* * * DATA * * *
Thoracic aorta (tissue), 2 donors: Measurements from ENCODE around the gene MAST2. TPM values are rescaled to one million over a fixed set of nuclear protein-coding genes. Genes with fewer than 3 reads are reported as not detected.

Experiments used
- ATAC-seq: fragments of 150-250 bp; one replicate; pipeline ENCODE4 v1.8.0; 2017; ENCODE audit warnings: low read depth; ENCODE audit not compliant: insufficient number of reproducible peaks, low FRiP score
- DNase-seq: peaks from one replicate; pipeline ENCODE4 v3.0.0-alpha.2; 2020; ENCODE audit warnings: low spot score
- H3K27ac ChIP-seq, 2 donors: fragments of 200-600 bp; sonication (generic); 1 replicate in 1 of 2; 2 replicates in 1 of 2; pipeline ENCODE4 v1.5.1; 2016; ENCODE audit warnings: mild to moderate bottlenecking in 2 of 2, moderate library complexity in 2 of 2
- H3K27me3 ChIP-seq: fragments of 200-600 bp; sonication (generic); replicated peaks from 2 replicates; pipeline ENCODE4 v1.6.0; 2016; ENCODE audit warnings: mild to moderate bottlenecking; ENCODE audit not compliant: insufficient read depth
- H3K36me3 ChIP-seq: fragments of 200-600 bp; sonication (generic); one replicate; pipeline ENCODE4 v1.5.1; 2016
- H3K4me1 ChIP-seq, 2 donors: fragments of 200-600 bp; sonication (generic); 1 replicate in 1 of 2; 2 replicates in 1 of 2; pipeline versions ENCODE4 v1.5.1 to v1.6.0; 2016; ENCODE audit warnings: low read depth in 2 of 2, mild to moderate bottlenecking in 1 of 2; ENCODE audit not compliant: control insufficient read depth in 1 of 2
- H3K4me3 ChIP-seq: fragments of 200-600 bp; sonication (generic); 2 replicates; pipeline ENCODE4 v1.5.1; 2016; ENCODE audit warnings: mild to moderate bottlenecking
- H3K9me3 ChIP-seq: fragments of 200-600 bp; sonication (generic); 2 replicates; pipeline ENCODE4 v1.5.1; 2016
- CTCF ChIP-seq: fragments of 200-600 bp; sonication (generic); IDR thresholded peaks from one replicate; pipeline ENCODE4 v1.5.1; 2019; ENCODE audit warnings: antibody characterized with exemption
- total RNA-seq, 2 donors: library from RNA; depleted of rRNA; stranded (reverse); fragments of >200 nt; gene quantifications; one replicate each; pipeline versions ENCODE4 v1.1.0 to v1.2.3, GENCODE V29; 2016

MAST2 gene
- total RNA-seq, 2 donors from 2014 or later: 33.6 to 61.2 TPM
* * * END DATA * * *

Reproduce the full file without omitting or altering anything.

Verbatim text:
Thoracic aorta (tissue), 2 donors: Measurements from ENCODE around the gene MAST2. TPM values are rescaled to one million over a fixed set of nuclear protein-coding genes. Genes with fewer than 3 reads are reported as not detected.

Experiments used
- ATAC-seq: fragments of 150-250 bp; one replicate; pipeline ENCODE4 v1.8.0; 2017; ENCODE audit warnings: low read depth; ENCODE audit not compliant: insufficient number of reproducible peaks, low FRiP score
- DNase-seq: peaks from one replicate; pipeline ENCODE4 v3.0.0-alpha.2; 2020; ENCODE audit warnings: low spot score
- H3K27ac ChIP-seq, 2 donors: fragments of 200-600 bp; sonication (generic); 1 replicate in 1 of 2; 2 replicates in 1 of 2; pipeline ENCODE4 v1.5.1; 2016; ENCODE audit warnings: mild to moderate bottlenecking in 2 of 2, moderate library complexity in 2 of 2
- H3K27me3 ChIP-seq: fragments of 200-600 bp; sonication (generic); replicated peaks from 2 replicates; pipeline ENCODE4 v1.6.0; 2016; ENCODE audit warnings: mild to moderate bottlenecking; ENCODE audit not compliant: insufficient read depth
- H3K36me3 ChIP-seq: fragments of 200-600 bp; sonication (generic); one replicate; pipeline ENCODE4 v1.5.1; 2016
- H3K4me1 ChIP-seq, 2 donors: fragments of 200-600 bp; sonication (generic); 1 replicate in 1 of 2; 2 replicates in 1 of 2; pipeline versions ENCODE4 v1.5.1 to v1.6.0; 2016; ENCODE audit warnings: low read depth in 2 of 2, mild to moderate bottlenecking in 1 of 2; ENCODE audit not compliant: control insufficient read depth in 1 of 2
- H3K4me3 ChIP-seq: fragments of 200-600 bp; sonication (generic); 2 replicates; pipeline ENCODE4 v1.5.1; 2016; ENCODE audit warnings: mild to moderate bottlenecking
- H3K9me3 ChIP-seq: fragments of 200-600 bp; sonication (generic); 2 replicates; pipeline ENCODE4 v1.5.1; 2016
- CTCF ChIP-seq: fragments of 200-600 bp; sonication (generic); IDR thresholded peaks from one replicate; pipeline ENCODE4 v1.5.1; 2019; ENCODE audit warnings: antibody characterized with exemption
- total RNA-seq, 2 donors: library from RNA; depleted of rRNA; stranded (reverse); fragments of >200 nt; gene quantifications; one replicate each; pipeline versions ENCODE4 v1.1.0 to v1.2.3, GENCODE V29; 2016

MAST2 gene
- total RNA-seq, 2 donors from 2014 or later: 33.6 to 61.2 TPM